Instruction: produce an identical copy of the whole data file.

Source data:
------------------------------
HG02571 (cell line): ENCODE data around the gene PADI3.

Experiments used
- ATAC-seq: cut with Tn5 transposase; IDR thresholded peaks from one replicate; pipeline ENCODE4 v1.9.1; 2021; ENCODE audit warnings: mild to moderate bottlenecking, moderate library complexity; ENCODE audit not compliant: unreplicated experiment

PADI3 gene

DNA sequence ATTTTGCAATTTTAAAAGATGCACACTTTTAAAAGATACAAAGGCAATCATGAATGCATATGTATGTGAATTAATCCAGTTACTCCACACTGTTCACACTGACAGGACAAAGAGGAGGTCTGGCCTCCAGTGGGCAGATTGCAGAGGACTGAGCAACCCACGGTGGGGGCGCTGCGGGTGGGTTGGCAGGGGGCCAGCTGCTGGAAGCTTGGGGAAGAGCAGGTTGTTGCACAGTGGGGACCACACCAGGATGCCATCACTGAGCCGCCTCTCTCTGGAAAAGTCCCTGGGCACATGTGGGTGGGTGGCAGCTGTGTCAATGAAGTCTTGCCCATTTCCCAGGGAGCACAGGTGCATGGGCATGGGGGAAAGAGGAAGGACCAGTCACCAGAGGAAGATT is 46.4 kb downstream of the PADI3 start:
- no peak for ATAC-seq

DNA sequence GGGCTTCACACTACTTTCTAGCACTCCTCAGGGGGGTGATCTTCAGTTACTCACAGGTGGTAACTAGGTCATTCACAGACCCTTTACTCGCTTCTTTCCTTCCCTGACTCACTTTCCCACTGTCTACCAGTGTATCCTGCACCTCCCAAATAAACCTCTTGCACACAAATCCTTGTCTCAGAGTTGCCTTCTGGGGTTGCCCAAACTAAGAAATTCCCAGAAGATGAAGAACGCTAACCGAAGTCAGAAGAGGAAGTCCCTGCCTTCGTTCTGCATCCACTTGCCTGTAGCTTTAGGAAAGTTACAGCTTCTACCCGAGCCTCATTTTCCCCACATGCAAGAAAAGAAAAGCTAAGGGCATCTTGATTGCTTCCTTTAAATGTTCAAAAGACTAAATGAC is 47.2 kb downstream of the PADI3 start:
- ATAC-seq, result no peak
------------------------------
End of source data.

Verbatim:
HG02571 (cell line): ENCODE data around the gene PADI3.

Experiments used
- ATAC-seq: cut with Tn5 transposase; IDR thresholded peaks from one replicate; pipeline ENCODE4 v1.9.1; 2021; ENCODE audit warnings: mild to moderate bottlenecking, moderate library complexity; ENCODE audit not compliant: unreplicated experiment

PADI3 gene

DNA sequence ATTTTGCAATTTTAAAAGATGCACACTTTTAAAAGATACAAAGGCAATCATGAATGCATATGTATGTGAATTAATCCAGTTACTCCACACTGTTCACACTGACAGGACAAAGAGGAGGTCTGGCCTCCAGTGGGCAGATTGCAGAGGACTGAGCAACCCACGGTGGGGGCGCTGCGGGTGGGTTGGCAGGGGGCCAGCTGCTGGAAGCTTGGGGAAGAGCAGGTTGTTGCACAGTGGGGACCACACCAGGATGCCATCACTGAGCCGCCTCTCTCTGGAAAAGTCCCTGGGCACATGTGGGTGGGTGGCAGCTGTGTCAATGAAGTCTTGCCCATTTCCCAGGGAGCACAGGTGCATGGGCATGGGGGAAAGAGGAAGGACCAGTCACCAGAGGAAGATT is 46.4 kb downstream of the PADI3 start:
- no peak for ATAC-seq

DNA sequence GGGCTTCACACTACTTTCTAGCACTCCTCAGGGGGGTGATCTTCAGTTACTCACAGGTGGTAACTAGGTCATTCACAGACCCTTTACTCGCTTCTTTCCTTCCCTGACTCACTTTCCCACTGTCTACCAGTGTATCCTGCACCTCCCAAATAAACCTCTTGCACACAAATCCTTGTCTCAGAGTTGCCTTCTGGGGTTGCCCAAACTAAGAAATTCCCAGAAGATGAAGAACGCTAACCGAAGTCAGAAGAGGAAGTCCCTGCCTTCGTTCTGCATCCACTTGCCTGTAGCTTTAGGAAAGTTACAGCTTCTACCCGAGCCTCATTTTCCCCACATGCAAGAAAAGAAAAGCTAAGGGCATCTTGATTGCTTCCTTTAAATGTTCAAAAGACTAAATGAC is 47.2 kb downstream of the PADI3 start:
- ATAC-seq, result no peak